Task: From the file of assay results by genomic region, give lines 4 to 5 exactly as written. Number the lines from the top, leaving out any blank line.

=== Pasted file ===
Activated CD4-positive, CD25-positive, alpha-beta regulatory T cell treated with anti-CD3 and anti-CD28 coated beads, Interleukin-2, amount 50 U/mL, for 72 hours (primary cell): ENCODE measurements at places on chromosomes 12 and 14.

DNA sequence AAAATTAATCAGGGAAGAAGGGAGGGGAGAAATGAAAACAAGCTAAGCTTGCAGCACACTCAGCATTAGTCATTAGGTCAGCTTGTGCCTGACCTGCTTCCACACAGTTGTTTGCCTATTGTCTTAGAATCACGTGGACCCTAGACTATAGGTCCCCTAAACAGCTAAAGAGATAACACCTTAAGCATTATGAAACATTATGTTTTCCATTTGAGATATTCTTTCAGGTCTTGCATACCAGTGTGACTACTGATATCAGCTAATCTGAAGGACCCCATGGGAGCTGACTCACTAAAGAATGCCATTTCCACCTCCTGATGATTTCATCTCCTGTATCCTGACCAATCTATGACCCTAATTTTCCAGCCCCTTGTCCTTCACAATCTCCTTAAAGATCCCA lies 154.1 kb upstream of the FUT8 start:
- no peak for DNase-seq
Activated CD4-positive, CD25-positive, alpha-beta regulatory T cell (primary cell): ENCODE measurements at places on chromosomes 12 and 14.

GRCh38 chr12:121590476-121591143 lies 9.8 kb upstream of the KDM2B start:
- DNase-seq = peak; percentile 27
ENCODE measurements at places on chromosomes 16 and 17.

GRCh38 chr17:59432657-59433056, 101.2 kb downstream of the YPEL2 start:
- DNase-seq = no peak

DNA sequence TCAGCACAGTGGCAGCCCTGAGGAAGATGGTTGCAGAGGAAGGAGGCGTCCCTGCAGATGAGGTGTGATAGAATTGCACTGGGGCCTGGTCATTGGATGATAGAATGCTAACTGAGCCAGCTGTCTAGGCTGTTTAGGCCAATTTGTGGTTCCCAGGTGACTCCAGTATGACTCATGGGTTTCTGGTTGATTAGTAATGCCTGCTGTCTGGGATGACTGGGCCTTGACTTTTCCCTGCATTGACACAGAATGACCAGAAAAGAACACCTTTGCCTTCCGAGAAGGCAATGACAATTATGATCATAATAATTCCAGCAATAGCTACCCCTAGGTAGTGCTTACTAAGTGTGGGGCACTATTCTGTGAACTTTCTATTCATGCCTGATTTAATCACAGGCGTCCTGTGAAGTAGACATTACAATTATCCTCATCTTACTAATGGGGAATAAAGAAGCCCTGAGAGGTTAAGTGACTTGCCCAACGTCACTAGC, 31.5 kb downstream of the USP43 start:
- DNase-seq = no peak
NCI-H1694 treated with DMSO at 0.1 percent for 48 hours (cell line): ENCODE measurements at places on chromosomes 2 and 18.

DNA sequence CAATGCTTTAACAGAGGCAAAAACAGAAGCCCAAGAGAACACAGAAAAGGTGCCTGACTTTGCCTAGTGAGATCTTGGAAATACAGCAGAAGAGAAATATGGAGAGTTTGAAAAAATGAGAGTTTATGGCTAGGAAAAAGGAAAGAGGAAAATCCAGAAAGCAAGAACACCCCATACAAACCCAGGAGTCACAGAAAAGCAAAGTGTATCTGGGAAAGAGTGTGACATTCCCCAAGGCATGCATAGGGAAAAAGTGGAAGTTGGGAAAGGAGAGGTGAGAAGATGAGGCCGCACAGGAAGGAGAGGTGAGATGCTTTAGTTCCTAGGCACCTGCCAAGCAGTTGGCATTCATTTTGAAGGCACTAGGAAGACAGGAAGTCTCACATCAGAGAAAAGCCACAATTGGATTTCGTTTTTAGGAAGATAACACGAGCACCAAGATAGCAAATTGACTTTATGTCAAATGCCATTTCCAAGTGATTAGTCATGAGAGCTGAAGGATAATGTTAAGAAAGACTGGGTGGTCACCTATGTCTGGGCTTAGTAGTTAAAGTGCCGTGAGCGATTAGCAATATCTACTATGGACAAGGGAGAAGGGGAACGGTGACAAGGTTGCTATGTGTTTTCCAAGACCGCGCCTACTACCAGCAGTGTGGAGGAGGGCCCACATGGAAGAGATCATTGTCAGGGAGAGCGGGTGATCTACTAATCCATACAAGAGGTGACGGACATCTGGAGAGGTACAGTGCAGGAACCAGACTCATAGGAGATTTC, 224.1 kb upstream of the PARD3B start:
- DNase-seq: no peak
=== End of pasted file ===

Activated CD4-positive, CD25-positive, alpha-beta regulatory T cell (primary cell): ENCODE measurements at places on chromosomes 12 and 14.

GRCh38 chr12:121590476-121591143 lies 9.8 kb upstream of the KDM2B start: